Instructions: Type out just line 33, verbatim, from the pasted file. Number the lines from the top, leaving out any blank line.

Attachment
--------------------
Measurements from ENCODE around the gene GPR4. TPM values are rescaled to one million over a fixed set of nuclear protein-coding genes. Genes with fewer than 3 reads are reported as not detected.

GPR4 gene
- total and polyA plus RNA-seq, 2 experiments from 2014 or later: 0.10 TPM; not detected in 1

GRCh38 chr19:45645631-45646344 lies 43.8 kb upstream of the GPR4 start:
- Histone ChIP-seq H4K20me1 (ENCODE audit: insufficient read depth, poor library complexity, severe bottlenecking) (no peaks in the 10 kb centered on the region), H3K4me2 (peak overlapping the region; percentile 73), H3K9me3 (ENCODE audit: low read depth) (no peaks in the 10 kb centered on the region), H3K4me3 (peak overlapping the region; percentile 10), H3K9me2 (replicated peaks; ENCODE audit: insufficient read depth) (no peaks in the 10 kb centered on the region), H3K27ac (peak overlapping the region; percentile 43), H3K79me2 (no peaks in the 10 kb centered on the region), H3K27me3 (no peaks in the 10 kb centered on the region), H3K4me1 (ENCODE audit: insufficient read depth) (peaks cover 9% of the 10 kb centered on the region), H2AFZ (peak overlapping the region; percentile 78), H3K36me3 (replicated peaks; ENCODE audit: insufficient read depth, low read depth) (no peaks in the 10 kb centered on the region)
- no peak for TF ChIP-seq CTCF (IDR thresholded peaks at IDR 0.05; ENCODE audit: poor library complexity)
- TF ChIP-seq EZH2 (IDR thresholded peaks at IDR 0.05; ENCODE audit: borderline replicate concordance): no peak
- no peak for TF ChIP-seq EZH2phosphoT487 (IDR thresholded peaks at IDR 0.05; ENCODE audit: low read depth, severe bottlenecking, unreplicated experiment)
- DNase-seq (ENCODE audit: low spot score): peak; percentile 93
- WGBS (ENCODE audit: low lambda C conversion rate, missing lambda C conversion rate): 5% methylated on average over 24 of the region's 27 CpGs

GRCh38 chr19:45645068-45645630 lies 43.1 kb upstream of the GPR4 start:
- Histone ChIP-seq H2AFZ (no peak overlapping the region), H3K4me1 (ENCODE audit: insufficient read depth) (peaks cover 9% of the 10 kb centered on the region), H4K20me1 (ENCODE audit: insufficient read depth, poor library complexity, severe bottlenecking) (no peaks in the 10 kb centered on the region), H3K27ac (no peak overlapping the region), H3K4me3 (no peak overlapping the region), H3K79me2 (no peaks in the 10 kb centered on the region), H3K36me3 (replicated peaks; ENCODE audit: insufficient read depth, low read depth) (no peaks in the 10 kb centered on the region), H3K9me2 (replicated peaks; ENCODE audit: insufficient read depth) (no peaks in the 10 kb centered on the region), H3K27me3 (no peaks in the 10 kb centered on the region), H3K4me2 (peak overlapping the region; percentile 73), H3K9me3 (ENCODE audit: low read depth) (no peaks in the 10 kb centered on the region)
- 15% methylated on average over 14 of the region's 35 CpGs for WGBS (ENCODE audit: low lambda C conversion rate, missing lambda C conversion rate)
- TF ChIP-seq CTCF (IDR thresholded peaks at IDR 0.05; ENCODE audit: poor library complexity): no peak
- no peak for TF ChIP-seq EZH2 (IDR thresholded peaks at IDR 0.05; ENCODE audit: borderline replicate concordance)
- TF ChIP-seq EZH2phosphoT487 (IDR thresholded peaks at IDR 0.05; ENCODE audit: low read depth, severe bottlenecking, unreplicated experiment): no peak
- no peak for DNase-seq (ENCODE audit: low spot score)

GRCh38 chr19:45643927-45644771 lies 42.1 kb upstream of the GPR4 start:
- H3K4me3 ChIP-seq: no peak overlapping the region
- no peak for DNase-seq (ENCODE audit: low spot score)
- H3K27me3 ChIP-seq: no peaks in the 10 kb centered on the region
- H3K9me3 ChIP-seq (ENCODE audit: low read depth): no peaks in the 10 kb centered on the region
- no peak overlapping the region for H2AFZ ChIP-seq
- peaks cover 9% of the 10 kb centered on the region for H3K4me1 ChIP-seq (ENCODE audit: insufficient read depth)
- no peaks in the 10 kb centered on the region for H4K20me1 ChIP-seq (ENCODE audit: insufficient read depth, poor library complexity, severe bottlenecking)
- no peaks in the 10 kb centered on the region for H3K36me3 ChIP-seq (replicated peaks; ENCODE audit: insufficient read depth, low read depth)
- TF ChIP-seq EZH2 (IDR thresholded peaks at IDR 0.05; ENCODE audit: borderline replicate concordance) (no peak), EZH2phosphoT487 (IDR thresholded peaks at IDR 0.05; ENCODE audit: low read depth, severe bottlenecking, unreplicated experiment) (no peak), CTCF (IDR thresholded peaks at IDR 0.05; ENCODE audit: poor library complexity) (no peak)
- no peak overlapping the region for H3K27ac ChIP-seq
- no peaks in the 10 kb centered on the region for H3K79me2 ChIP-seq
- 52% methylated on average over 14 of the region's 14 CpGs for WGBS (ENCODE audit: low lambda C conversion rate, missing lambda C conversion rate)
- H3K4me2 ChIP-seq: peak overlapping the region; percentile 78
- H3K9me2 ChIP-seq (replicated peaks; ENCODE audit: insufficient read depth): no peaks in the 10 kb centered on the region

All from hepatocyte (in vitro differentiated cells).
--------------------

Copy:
All from hepatocyte (in vitro differentiated cells).